For more than seventy years, Penguin has been the leading publisher of classic literature in the English-speaking world. With more than 1,700 titles, Penguin Classics represents a global bookshelf of the best works throughout history and across genres and disciplines. Readers trust the series to provide authoritative texts enhanced by introductions and notes by distinguished scholars and contemporary authors, as well as up-to-date translations by award-winning translators.
The Apology of Socrates is Plato's version of the speech given by Socrates as he unsuccessfully defended himself in 399BCE against the charges of "corrupting the young, and by not believing in the gods in whom the city believes, but in other daimonia that are novel" (24b). "Apology" here has its earlier meaning (now usually expressed by the word "apologia") of speaking in defense of a cause or of one's beliefs or actions.

The revised edition of this popular textbook features revised vocabulary and grammatical notes that now appear on the same page as the text, sentence diagrams, principal parts of verbs listed both by Stephanus page and alphabetically, word frequency list for words occurring more than twice, and complete vocabulary.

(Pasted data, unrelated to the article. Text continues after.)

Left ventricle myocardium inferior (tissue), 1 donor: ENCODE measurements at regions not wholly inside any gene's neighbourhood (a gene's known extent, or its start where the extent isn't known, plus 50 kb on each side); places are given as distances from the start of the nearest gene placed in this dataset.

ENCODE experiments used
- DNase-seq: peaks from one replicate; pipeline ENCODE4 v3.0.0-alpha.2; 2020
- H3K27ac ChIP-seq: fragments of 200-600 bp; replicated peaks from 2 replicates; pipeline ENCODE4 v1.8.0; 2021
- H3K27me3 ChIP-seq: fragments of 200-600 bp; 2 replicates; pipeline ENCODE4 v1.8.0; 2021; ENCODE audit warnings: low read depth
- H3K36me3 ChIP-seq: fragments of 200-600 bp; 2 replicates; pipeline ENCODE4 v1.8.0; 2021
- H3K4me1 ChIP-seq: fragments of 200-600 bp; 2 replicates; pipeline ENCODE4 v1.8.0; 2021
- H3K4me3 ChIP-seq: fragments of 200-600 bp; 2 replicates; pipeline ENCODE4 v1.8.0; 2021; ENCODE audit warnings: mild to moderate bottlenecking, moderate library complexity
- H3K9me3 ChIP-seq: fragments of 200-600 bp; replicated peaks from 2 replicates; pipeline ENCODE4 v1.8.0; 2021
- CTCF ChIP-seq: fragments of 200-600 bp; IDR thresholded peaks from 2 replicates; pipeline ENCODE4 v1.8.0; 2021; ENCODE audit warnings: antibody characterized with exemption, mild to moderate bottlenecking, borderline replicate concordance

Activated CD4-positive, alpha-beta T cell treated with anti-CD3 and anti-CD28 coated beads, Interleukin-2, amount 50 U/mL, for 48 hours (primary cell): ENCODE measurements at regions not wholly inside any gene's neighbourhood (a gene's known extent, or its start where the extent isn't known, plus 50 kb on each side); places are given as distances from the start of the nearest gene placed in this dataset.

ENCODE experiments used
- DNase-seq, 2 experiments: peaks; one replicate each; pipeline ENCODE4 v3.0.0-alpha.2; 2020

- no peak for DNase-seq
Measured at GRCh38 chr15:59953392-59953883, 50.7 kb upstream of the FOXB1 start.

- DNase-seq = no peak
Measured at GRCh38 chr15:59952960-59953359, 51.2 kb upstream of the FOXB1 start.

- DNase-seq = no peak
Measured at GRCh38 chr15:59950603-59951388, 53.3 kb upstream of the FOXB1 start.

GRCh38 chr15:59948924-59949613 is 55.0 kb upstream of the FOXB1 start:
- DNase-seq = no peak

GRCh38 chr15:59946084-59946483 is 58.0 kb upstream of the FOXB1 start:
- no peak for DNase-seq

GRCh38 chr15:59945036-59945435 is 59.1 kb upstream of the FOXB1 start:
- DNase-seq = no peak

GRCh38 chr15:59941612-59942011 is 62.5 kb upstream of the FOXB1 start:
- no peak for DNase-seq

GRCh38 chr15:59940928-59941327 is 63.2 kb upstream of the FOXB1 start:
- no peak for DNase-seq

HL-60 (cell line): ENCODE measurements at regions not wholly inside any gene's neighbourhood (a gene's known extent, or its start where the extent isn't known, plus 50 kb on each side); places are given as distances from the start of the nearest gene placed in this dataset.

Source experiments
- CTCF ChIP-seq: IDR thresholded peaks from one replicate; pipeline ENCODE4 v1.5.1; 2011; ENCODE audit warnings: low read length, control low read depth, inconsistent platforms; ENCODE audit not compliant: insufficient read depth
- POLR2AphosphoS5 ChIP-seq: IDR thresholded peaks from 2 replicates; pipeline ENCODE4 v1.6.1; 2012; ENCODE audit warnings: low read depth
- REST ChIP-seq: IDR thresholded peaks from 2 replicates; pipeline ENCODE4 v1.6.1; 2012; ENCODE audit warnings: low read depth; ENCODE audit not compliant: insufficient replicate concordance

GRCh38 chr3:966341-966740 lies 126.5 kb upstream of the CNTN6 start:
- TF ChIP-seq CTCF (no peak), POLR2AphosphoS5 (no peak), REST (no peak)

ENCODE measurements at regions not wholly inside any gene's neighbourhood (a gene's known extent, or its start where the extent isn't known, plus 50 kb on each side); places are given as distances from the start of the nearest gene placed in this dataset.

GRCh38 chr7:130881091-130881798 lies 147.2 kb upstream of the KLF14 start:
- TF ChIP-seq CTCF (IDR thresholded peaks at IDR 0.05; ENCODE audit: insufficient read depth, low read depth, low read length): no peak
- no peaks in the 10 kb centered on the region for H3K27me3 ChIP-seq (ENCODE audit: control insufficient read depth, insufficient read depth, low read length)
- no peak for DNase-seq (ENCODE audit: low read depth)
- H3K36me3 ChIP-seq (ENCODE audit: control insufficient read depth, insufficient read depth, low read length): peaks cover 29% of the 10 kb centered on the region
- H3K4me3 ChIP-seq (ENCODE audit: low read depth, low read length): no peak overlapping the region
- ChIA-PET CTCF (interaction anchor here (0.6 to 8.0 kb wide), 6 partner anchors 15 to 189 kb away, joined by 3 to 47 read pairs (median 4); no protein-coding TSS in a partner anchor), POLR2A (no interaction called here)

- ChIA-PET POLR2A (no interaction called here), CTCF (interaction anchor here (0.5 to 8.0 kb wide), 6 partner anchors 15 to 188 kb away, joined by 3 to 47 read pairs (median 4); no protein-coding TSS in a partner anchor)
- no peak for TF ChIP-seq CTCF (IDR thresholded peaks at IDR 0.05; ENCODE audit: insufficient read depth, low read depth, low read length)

The second edition of Five Dialogues presents G. M. A. Grube's distinguished translations, as revised by John Cooper for Plato, Complete Works (Hacket, 1997). Cooper has also contributed a number of new or expanded footnotes and updated Suggestions for Further Reading.
Outstanding translations by leading contemporary scholars--many commissioned especially for this volume--are presented here in the first single edition to include the entire surviving corpus of works attributed to Plato in antiquity. In his introductory essay, John Cooper explains the presentation of these works, discusses questions concerning the chronology of their composition, comments on the dialogue form in which Plato wrote, and offers guidance on approaching the reading and study of Plato's works.

Also included are concise introductions by Cooper and Hutchinson to each translation, meticulous annotation designed to serve both scholar and general reader, and a comprehensive index. This handsome volume offers fine paper and a high-quality Smyth-sewn cloth binding in a sturdy, elegant edition.